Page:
Grocery store, park wanted at site of former Kennedy-King College

Block Renewal, an advocacy community group, said the former campus at 6800 S. Wentworth Ave. should be converted into a full-service grocery store since there are currently none in Englewood. There is an Aldi grocery store across the street from the new $250 million campus at 63rd and Halsted Street.

“We need a Jewel or Dominick’s to come here. A store that sells fresh meat and a variety of other food items,” said Melinda Sheldon, executive director of Block Renewal. “In Englewood all we have are corner grocery stores and Aldi. Neither one offer fresh fish or a deli.”
Alternatively, Sheldon said the community would like to see a park built.

“On the far South Side in the Roseland community is Palmer Park. That park has a swimming pool, water park, basketball courts, tennis courts, children play lot, bike path, and a field house for after school and summer activities,” she said. “That’s the type of park needed in Englewood.”
Noted in the article that no decision has been made by the City Colleges on what the property will be used for at least when it is torn down.

These comments were made at a press conference.

Anyone else have any ideas for what could be placed here. I like the idea of a park and a grocery store but I want other things than that there.

On Race, Shame, and Action in Illinois

The run down on race and recession in the state of Illinois over at From Poverty to Opportunity.

Driver sought in South Side hit-run

The incident occurred at 1:15 p.m. Sunday near 6900 S. Union Ave., police said.

A dark green sedan, believed to be a 1997 or 1998 Hyundai Sonata, was westbound on 69th Street when it struck a male teen who was crossing 69th near Union, according to police.

The driver reportedly paused the car near 69th and Emerald Avenue before continuing from the scene, police said.

The vehicle, which had an Illinois Temporary License Plate, is missing the front grill and might have windshield damage, police said.

Anyone with information about the hit-and-run incident should call the police Major Accident Investigation Unit at 312-745-4521.
The Breaking News post has a picture of a Hyundai Sonata, but I hope that we can find out who did this hit and run.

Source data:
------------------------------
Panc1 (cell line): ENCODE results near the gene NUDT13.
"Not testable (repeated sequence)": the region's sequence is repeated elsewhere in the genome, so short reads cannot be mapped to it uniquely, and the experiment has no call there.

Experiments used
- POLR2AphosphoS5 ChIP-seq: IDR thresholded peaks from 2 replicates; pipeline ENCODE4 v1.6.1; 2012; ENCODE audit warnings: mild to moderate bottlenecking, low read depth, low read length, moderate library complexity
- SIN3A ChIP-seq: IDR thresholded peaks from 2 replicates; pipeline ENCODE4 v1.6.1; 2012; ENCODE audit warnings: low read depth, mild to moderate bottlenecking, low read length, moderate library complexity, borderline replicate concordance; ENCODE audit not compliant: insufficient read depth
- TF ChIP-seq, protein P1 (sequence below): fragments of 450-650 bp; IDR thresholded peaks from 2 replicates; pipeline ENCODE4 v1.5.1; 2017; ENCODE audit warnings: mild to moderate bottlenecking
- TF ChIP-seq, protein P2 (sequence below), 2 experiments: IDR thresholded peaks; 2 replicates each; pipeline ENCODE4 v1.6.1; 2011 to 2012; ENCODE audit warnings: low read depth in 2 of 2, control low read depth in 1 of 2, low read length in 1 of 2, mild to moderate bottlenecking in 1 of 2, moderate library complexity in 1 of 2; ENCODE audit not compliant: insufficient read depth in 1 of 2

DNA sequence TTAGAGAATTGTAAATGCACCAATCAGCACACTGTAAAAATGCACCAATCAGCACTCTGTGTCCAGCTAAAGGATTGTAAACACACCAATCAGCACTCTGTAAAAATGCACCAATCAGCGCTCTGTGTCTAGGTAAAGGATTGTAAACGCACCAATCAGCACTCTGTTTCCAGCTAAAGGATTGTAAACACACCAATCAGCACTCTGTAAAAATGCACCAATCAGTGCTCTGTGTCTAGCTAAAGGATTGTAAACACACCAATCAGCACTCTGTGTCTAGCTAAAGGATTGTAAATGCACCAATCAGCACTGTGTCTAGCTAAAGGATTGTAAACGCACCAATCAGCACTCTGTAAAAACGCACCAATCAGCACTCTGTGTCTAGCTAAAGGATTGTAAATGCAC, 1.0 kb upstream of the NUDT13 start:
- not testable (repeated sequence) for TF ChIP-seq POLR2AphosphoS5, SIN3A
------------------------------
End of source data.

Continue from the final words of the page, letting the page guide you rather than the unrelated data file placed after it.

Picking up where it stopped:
Monday, May 18, 2009

Weatherization Discussed at CBA Meeting

Hermine L. Wise director of procurement of CEDAmentioned the impact of the American Recovery and Reinvestment Act and discussed five CEDAprograms including: weatherization, low-income home energy assistance program (LIHEAP), Head Start, Woman Infants and Children (WIC) Program and Workforce and Economic Development (WED).

CEDA has offered Weatherization Services to low-income residents of Cook County for 30 years. The stimulus dollars allowed the organization to add 15 to 25 contractors, provide financial assistance to contractors for specialized equipment, and provide training to contractors interested in specializing in weatherization. New weatherization contracts will begin July 1, 2009.

Wise said CEDA has given to minority businesses. She said they would be building a southeast location in Robbins, IL. Weatherization is expected to increase from 3,500 to 12,000 homes, she said.

John Hamilton director of weatherization at CEDA talked about tripling the number of weatherized homes. President Barack Obama was one of the first presidents to talk about the importance of weatherizing homes, Hamilton said.

To qualify for CEDA’s weatherization services an individual or household must be at 150 percent poverty level with an income below $25,000 a year. Ira Williams director of WED said that people should dress properly for employment. DHS food stamp recipients were sent for employment programs with CEDA.

Tidbits from Stony Island

I know outside of our scope here, but then it happens often on this blog.

I went to Soul Queen today and found that they were open. The restaurant has largely been closed since last summer and was closed thru the Christmas holidays. If anyone knows when they re-opened and under what circumstances that would be appreciated. Last summer they were closed due to city inspections.

Also just up the street and on the west side of Stony Island is the Wyatt Community Center. This center was started by the founders of the Vernon Park Church of God. Well this place is of note because there is a sign on the fence where it is for sale. I don't believe it myself although to be honest I've never utilized this center.

Well once upon a time, earlier in this decade, I attended a training session there for election judges. Probably one of many sites around the city where this was done during that period and it was during the lead-up to a gubernatorial election and that was my only stint as an election judge.

Anyway I just thought the items about Soul Queen and the probable sale of the Wyatt Community Center should be of note this evening.


From the May aldermanic newsletter: